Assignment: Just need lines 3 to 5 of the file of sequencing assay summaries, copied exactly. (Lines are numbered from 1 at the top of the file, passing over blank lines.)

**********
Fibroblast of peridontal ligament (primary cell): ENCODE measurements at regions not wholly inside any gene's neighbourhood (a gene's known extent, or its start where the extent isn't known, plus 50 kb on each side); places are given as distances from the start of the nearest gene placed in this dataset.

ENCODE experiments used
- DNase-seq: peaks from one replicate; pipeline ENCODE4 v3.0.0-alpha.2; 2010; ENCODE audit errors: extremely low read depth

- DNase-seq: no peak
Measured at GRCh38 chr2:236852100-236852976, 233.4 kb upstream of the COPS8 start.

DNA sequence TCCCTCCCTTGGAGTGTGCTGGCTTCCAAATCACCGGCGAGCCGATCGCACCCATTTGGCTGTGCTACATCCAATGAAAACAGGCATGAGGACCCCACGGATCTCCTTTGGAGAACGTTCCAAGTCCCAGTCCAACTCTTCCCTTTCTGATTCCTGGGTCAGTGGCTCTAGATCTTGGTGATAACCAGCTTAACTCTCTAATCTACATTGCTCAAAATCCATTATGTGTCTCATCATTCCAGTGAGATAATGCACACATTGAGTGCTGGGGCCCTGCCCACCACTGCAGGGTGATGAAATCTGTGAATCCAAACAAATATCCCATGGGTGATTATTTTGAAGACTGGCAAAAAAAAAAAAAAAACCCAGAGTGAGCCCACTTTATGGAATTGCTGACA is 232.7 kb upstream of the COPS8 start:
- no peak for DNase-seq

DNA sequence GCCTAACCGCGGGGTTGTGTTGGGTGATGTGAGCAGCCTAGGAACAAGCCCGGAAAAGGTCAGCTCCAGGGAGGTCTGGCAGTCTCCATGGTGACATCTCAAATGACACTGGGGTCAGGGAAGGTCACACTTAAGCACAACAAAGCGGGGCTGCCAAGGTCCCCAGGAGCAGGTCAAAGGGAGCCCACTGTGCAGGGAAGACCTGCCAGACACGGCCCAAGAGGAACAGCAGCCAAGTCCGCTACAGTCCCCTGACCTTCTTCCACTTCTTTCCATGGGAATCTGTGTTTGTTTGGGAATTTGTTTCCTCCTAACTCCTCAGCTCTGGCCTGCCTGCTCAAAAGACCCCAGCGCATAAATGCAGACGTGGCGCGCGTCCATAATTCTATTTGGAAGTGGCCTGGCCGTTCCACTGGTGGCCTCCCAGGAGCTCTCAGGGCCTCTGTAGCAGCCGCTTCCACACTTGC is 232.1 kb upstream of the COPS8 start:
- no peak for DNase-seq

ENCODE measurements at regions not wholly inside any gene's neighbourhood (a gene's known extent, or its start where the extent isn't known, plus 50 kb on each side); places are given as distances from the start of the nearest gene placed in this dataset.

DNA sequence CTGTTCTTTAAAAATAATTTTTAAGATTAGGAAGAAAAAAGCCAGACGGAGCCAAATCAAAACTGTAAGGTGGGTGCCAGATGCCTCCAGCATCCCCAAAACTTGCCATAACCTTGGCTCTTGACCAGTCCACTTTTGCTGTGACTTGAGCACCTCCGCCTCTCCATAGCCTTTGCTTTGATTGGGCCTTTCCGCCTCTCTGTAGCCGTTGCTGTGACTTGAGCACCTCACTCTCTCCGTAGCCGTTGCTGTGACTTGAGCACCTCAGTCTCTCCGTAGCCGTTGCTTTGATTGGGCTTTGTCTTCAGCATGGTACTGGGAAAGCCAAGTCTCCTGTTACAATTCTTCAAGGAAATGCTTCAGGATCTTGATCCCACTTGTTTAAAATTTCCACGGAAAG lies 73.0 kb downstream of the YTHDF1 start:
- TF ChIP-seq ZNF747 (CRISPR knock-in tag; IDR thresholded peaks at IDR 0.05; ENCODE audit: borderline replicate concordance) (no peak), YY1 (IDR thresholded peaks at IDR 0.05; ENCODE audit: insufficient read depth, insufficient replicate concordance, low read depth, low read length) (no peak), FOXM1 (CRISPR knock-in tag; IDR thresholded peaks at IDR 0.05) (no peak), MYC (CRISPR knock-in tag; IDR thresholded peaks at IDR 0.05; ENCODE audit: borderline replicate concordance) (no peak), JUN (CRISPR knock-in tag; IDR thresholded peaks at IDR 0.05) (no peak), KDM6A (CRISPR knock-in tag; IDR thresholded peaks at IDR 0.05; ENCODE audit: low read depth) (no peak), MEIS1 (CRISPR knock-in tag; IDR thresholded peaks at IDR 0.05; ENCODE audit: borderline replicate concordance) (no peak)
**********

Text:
- DNase-seq: peaks from one replicate; pipeline ENCODE4 v3.0.0-alpha.2; 2010; ENCODE audit errors: extremely low read depth

- DNase-seq: no peak
Measured at GRCh38 chr2:236852100-236852976, 233.4 kb upstream of the COPS8 start.